By Kaleem Kawaja
The protest took inspiration from the nationwide movement in India called “Not In My Name”.
Protesting against the mob ruling in India, the Alliance for Justice and Accountability on Sunday held protests in three cities – Washington, DC, San Diego and San Jose, and a third one took place in New York on July 23.
The protests saw many members of the Indian American community walking the street to mark their unhappiness over the recent spike in atrocities against minorities, which they allege is the outcome of policies adopted by the government of India.
The protest took inspiration from the nationwide movement in India called “Not In My Name” #NotInMyName.
The protests in San Jose were jointly organized with the Multifaith Voices for Peace and Justice. The South Asia Solidarity Initiative (SASI) was part of the protests in New York City on July 23rd.
“These killings have been orchestrated by Hindu supremacist groups ideologically aligned with the BJP-led federal government and drawing inspiration from the beef ban imposed by the governments in various States. The increasing hostility towards minorities displayed by even central ministers in the form of incendiary rhetoric has only added fuel to the fire,” AJA said in a press statement.
The protestors also took the opportunity to condemn the killing of pilgrims by militants in Jammu and Kashmir and also the murder of a Hindu man in Bashirhaat in West Bengal in a communal incident.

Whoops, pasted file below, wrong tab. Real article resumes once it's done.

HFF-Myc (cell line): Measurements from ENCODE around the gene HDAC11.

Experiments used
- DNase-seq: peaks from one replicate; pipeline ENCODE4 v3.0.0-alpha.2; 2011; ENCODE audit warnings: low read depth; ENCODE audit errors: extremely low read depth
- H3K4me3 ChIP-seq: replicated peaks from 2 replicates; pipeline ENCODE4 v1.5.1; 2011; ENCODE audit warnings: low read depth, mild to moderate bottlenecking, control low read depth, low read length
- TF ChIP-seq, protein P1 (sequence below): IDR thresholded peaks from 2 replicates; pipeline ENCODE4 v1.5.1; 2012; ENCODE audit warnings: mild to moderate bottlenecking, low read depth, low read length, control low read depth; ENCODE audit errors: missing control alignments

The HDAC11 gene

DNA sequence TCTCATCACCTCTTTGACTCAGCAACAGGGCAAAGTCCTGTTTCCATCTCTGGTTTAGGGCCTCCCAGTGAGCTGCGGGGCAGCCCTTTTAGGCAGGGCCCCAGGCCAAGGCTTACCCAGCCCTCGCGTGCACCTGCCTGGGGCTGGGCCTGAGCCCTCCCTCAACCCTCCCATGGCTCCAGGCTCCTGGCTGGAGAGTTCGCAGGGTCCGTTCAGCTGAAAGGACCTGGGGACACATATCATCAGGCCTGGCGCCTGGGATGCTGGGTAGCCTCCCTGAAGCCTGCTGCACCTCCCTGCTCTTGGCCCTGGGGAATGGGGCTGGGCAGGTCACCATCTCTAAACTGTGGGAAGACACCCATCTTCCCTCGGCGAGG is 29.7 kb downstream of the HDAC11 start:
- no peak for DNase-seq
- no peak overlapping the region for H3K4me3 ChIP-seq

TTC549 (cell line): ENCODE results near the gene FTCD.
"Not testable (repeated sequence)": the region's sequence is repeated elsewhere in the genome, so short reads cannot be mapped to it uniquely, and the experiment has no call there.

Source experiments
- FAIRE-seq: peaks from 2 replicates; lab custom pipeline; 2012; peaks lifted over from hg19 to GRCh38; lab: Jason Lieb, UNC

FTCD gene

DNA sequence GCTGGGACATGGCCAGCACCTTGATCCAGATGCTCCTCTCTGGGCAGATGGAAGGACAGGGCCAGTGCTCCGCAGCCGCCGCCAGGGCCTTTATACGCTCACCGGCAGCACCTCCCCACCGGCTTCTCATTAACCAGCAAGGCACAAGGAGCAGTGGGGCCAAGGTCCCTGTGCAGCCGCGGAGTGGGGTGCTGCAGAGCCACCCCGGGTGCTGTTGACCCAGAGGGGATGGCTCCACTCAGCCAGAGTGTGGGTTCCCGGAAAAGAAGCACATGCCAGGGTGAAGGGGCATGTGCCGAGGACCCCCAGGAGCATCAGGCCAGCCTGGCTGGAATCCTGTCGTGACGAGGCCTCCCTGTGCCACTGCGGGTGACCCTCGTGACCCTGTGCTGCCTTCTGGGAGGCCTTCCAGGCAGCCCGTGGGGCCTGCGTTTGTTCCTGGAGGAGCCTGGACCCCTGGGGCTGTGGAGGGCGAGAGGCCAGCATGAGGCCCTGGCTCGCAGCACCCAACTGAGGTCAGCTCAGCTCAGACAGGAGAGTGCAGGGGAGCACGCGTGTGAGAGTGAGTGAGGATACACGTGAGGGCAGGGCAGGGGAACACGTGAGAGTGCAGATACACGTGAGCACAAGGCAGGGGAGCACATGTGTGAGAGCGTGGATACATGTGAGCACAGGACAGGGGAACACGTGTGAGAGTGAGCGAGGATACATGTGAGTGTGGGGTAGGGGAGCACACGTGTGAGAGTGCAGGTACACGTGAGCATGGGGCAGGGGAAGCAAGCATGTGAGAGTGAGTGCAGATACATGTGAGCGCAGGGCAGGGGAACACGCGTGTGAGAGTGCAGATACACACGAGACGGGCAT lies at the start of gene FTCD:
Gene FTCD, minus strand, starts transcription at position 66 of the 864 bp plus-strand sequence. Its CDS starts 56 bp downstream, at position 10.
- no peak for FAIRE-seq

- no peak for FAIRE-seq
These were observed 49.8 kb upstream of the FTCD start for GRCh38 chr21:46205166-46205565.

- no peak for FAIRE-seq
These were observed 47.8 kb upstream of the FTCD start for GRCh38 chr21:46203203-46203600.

“Hindus, Muslims, Christians and all people of all faiths have lived together for centuries in India. Most Hindus in India do not approve of this violence. Prime Minister Modi has said this must not happen, but government of India and state governments are not taking sufficient action,” said Kaleem Khawaja, executive director of Association of Indian Muslims in America, who led the protest in Dupont Circle in the American capital. “India is a land of law. If this mob violence continues unchecked, it will become an anarchy instead of a world power.”
The protestors also passed a resolution in Washington that read, “watched with much anguish the incidents of senseless lynching and murderous public violence in the name of religion that have occurred in the last one year and are continuing to occur in various parts of India.”
Amnesty International India had recently released a statement expressing deep worry over the “pattern of hate crimes committed against Muslims with seeming impunity – many of them in states where the Bharatiya Janata Party is in power.”
[Kaleem Kawaja is a scientist with NASA and is based in Washington DC. He is the Executive Director of the Association of Indian Muslims of America. He can be reached at email@example.com]